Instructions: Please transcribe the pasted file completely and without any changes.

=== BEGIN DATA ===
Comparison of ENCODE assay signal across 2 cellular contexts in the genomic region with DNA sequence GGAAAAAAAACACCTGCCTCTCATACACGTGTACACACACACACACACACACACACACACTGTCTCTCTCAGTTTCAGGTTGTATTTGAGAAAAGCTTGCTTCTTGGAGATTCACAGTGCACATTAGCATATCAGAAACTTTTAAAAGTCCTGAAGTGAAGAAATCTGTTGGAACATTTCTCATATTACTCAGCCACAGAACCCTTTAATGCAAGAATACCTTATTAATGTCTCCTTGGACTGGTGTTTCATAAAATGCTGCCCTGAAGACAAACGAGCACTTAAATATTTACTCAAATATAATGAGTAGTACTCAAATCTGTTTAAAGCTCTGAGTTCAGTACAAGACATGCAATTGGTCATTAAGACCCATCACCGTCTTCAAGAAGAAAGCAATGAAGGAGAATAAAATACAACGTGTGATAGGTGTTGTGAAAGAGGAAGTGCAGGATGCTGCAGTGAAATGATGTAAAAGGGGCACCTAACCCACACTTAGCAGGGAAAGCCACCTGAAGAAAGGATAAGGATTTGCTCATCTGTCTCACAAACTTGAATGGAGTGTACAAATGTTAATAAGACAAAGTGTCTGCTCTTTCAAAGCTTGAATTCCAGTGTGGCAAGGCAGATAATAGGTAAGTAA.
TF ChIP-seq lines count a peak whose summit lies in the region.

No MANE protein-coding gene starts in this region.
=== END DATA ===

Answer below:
Comparison of ENCODE assay signal across 2 cellular contexts in the genomic region with DNA sequence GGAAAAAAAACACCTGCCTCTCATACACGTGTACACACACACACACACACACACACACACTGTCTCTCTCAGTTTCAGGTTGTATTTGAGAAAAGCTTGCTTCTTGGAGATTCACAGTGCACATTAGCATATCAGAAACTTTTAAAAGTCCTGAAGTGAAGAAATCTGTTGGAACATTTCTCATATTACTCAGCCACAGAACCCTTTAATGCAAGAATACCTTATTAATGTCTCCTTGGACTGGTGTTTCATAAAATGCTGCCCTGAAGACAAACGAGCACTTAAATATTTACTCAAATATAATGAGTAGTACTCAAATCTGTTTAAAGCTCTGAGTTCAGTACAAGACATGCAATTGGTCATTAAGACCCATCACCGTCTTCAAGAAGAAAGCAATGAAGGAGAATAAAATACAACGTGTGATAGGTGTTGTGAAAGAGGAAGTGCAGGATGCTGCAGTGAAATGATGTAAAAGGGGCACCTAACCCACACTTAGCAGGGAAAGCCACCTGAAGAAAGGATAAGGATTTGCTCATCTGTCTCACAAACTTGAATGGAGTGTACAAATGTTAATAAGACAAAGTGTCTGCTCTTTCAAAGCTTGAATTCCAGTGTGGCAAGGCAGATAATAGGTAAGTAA.
TF ChIP-seq lines count a peak whose summit lies in the region.

No MANE protein-coding gene starts in this region.